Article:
Innovative thinking about a global world
Thursday, June 25, 2020
STS and big science
A previous post noted the rapid transition in the twentieth century from small physics (Niels Bohr) to large physics (Ernest Lawrence). How should we understand the development of scientific knowledge in physics during this period of rapid growth and discovery?
One approach is through the familiar methods and narratives of the history of science — what might be called “internal history of science”. Researchers in the history of science generally approach the discipline from the point of view of discovery, intellectual debate, and the progress of scientific knowledge. David Cassidy’s book Beyond Uncertainty: Heisenberg, Quantum Physics, and The Bomb is sharply focused on the scientific and intellectual debates in which Heisenberg was immersed during the development of quantum theory. His book is fundamentally a narrative of intellectual discovery. Cassidy also takes on the moral-political issue of serving a genocidal state as a scientist; but this discussion has little to do with the history of science that he offers. Peter Galison is a talented and imaginative historian of science, and he asks penetrating questions about how to explain the advent of important new scientific ideas. His treatment of Einstein’s theory of relativity in Einstein’s Clocks and Poincare’s Maps: Empires of Time, for example, draws out the importance of the material technology of clocks and the intellectual influences that flowed through the social networks in which Einstein was engaged for Einstein’s basic intuitions about space and time. But Galison too is primarily interested in telling a story about the origins of intellectual innovation.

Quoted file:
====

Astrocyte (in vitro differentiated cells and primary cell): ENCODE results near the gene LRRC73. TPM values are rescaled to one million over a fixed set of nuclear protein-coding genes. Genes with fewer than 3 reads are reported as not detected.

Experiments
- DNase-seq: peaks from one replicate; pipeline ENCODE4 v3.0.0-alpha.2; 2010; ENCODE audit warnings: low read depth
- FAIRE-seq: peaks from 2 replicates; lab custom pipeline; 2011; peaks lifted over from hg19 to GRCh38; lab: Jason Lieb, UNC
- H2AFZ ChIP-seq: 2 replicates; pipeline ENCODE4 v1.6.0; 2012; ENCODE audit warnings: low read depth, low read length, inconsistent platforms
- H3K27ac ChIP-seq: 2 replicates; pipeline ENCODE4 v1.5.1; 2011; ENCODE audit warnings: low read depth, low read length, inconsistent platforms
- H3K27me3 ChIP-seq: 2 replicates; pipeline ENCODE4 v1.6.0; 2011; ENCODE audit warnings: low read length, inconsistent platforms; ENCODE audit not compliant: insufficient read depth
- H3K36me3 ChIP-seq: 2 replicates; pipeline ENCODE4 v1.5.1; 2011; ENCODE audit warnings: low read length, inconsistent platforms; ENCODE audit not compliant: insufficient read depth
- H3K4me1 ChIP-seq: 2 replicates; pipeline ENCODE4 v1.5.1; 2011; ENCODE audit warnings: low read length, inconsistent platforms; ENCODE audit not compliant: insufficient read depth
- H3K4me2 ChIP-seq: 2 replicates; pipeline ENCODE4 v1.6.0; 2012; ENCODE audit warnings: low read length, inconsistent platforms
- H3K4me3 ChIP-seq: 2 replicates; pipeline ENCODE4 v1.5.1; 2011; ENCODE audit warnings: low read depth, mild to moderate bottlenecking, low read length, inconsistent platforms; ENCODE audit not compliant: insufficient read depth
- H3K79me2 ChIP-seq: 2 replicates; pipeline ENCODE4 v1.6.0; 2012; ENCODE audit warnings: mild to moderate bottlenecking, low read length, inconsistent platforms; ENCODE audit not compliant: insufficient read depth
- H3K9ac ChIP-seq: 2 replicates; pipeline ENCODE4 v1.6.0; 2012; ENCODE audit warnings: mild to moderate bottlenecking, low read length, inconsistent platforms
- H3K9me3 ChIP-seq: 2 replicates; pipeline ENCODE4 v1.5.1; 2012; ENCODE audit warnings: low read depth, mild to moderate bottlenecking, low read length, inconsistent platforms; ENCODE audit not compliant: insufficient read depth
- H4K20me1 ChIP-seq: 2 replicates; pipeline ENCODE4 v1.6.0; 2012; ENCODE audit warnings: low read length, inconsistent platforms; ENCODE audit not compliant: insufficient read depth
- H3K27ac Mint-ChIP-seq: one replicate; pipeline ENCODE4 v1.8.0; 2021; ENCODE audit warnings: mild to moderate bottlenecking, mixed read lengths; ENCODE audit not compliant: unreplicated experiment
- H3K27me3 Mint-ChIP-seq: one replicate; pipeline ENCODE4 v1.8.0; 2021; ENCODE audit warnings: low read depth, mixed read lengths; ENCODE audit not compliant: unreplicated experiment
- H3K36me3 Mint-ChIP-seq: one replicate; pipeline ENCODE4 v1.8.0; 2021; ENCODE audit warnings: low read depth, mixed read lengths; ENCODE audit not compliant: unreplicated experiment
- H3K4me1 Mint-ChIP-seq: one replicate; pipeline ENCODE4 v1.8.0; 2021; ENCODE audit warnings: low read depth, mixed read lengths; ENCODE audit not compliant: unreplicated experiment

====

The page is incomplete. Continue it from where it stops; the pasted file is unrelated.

continues in sourceUnderstanding Society: STS and big science